January 7, 2011
Already this winter, multiple snowstorms have hit Asheville and Western North Carolina, and the City’s Public Works Department has been hard at work to keep roads passable and clear, while the Asheville Police and Fire Departments continue to keep people safe.
The City of Asheville is urging the public to remain safe and cautious throughout inclement winter weather events, and has issued tips for safety at home and on the road.
During and immediately after weather events, drivers are strongly encouraged limit travel until crews have cleared roads. When travel is essential during winter weather, warm coats, clothes, hats, gloves and boots should be worn. Other items to take when traveling include a mobile phone, extra food, water, a flashlight and blankets.
The American Red Cross also advises keeping a full gas tank to prevent the fuel line from freezing, and informing people when you are traveling. If you do get stuck, the Red Cross advises staying with your car, as a vehicle is easier to spot than a person.
The Asheville Fire Department has also issued information about home heating during cold weather, noting that heat sources are the second leading cause of home fires.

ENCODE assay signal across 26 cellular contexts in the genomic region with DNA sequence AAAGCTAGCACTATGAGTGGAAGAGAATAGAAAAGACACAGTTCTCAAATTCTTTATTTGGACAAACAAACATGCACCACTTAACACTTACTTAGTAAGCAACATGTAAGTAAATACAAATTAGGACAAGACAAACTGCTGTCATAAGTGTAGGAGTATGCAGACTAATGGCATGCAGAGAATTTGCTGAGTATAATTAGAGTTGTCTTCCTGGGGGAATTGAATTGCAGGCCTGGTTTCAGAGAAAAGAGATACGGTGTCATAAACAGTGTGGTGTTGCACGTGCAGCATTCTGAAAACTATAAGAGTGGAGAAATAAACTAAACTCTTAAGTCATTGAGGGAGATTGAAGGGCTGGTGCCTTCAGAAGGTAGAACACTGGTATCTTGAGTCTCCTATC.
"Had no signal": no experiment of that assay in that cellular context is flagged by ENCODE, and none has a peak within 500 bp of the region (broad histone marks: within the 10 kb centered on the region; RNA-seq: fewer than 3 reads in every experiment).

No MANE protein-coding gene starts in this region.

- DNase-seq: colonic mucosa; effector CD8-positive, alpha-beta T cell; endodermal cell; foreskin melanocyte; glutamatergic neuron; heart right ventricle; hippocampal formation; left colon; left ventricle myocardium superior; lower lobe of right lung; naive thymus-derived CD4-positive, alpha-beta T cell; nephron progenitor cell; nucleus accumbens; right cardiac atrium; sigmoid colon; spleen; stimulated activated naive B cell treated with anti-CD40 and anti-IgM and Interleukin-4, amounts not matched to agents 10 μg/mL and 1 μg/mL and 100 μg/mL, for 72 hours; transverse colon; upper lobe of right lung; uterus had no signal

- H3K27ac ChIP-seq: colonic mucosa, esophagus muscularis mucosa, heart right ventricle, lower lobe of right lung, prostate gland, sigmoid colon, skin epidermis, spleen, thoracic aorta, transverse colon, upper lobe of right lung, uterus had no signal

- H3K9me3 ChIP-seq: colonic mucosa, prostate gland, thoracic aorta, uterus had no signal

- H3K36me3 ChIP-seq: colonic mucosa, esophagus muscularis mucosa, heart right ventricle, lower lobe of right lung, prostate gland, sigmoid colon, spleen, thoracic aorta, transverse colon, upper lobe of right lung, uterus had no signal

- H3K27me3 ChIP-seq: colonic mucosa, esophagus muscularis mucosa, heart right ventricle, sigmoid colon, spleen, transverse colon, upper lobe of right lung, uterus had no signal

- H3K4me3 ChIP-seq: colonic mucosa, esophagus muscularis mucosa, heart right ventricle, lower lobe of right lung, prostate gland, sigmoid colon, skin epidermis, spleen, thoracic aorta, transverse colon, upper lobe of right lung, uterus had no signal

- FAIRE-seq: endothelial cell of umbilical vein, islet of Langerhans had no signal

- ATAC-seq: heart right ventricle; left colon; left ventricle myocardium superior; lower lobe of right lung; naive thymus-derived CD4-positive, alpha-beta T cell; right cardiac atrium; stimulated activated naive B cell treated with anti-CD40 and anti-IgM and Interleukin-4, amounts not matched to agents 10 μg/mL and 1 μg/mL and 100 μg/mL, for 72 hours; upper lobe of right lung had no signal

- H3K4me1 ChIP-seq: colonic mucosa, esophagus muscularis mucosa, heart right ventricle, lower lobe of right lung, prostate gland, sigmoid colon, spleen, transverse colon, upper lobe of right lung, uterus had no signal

Says the AFD:
“Along with the colder temperatures that accompany winter, there is an elevated risk of dying from fire during this season with December, January and February generally being the deadliest months for fires (NFPA). Citizens should be aware of the risks associated with using alternative heating sources such as wood burning stoves, space heaters and fireplaces. Improper maintenance is a major cause of fire for these sources.”
Here are safety tips for using alternative heating sources:
• Maintain a 3 foot space around heating sources.
• Only use heating equipment that has a UL label.
• Always use the proper fuel for fuel burning equipment and refuel units outdoors. Be sure area is well vented to avoid CO buildup.
• Be sure heaters are on a sturdy surface and clear from traffic, kids and pets.
• Turn heaters off when leaving the house or going to bed.
• Carbon monoxide poisoning is another danger to consider. The Asheville Fire Department recommends that each home not only has a working smoke alarm, but a carbon monoxide detector as well.
For information on how to be safe with alternate heating sources visit www.nfpa.org.
For information on emergency preparedness, including loss of heat, visit www.ready.gov. For information on heating assistance residents should call 2-1-1, the local community service information line. Click here for information from the City of Asheville Water Resources Department about how to avoid frozen water pipes pipes.